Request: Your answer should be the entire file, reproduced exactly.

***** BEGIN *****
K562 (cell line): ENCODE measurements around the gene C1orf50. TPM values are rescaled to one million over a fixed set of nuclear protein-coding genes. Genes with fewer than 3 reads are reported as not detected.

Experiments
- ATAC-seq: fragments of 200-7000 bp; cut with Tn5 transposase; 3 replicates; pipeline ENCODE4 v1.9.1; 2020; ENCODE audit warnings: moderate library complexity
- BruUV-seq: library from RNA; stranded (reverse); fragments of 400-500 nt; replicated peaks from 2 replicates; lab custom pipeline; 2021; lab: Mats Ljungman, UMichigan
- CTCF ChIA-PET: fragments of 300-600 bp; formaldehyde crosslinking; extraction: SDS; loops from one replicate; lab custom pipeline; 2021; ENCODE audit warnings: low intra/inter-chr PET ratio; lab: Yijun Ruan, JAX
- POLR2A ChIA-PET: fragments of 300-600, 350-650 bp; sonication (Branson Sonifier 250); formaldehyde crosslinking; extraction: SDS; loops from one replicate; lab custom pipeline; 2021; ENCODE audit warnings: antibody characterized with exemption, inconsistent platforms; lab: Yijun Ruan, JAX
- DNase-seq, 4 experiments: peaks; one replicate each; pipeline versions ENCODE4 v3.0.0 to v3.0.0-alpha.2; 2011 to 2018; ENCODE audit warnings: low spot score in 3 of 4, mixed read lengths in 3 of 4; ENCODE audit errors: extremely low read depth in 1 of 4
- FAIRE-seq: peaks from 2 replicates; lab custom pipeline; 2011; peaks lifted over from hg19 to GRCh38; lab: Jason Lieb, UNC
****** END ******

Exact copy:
K562 (cell line): ENCODE measurements around the gene C1orf50. TPM values are rescaled to one million over a fixed set of nuclear protein-coding genes. Genes with fewer than 3 reads are reported as not detected.

Experiments
- ATAC-seq: fragments of 200-7000 bp; cut with Tn5 transposase; 3 replicates; pipeline ENCODE4 v1.9.1; 2020; ENCODE audit warnings: moderate library complexity
- BruUV-seq: library from RNA; stranded (reverse); fragments of 400-500 nt; replicated peaks from 2 replicates; lab custom pipeline; 2021; lab: Mats Ljungman, UMichigan
- CTCF ChIA-PET: fragments of 300-600 bp; formaldehyde crosslinking; extraction: SDS; loops from one replicate; lab custom pipeline; 2021; ENCODE audit warnings: low intra/inter-chr PET ratio; lab: Yijun Ruan, JAX
- POLR2A ChIA-PET: fragments of 300-600, 350-650 bp; sonication (Branson Sonifier 250); formaldehyde crosslinking; extraction: SDS; loops from one replicate; lab custom pipeline; 2021; ENCODE audit warnings: antibody characterized with exemption, inconsistent platforms; lab: Yijun Ruan, JAX
- DNase-seq, 4 experiments: peaks; one replicate each; pipeline versions ENCODE4 v3.0.0 to v3.0.0-alpha.2; 2011 to 2018; ENCODE audit warnings: low spot score in 3 of 4, mixed read lengths in 3 of 4; ENCODE audit errors: extremely low read depth in 1 of 4
- FAIRE-seq: peaks from 2 replicates; lab custom pipeline; 2011; peaks lifted over from hg19 to GRCh38; lab: Jason Lieb, UNC